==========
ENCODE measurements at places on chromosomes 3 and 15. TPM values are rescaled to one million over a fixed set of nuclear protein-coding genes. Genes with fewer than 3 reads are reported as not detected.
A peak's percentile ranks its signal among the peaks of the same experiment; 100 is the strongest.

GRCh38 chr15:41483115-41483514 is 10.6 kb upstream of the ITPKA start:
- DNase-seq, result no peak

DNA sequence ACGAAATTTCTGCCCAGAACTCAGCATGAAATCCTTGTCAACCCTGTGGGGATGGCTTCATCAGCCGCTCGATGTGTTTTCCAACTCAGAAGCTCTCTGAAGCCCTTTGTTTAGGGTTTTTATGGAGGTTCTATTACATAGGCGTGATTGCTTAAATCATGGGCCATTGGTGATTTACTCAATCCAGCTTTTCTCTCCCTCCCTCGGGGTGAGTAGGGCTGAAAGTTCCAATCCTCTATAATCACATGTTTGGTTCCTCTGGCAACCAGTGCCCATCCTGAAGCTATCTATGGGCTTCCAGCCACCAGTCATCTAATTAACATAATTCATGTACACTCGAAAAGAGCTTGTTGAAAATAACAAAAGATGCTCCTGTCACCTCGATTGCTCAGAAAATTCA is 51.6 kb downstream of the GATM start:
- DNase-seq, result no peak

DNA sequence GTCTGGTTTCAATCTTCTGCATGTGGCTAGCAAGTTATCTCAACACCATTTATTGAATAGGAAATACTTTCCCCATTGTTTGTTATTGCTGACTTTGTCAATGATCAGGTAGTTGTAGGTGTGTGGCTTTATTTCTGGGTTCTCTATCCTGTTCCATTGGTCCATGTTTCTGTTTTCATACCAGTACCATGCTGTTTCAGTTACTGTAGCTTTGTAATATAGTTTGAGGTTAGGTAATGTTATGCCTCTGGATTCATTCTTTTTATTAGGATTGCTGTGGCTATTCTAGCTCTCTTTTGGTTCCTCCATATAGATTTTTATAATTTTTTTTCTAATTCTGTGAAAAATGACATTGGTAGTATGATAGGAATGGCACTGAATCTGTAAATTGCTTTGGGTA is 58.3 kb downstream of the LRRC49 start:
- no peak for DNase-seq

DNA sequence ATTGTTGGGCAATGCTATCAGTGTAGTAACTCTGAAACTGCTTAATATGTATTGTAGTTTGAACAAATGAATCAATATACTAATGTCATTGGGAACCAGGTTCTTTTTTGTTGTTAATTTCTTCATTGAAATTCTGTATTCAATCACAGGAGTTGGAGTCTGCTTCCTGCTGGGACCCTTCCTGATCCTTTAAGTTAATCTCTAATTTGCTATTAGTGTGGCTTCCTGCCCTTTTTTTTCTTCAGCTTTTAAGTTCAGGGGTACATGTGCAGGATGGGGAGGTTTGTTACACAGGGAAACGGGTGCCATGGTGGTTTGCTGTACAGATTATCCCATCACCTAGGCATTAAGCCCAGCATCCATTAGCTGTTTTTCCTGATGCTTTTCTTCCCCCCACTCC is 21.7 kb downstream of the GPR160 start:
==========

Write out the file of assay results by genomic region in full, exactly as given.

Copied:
ENCODE measurements at places on chromosomes 3 and 15. TPM values are rescaled to one million over a fixed set of nuclear protein-coding genes. Genes with fewer than 3 reads are reported as not detected.
A peak's percentile ranks its signal among the peaks of the same experiment; 100 is the strongest.

GRCh38 chr15:41483115-41483514 is 10.6 kb upstream of the ITPKA start:
- DNase-seq, result no peak

DNA sequence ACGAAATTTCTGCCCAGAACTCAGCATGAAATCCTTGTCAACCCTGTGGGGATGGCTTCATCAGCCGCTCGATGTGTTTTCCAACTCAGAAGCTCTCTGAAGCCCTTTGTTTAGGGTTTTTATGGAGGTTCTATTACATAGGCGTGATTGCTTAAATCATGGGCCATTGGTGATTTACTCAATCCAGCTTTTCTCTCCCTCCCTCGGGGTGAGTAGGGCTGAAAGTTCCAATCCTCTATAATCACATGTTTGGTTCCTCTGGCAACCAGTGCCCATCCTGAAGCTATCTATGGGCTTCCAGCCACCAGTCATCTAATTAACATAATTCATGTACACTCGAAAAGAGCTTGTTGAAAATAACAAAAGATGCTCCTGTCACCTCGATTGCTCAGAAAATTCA is 51.6 kb downstream of the GATM start:
- DNase-seq, result no peak

DNA sequence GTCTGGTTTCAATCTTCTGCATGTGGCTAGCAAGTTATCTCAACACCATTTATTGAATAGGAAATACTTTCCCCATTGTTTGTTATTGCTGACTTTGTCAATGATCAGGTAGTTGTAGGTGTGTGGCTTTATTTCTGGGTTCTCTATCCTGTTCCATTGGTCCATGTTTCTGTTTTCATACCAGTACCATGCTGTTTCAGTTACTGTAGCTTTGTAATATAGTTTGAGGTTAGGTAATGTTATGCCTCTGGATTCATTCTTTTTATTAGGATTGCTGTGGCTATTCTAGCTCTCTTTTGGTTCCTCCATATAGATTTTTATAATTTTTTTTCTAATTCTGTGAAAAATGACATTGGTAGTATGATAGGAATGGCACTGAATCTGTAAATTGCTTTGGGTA is 58.3 kb downstream of the LRRC49 start:
- no peak for DNase-seq

DNA sequence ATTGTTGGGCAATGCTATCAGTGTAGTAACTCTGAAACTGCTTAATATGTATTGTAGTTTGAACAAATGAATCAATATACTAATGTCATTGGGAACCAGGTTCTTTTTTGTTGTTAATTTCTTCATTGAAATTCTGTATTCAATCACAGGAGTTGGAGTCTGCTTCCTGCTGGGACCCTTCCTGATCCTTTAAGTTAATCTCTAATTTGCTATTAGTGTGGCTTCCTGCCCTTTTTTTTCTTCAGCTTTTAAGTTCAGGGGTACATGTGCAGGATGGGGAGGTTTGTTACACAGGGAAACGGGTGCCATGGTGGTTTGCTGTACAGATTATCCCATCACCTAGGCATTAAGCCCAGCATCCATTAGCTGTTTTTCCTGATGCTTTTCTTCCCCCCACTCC is 21.7 kb downstream of the GPR160 start: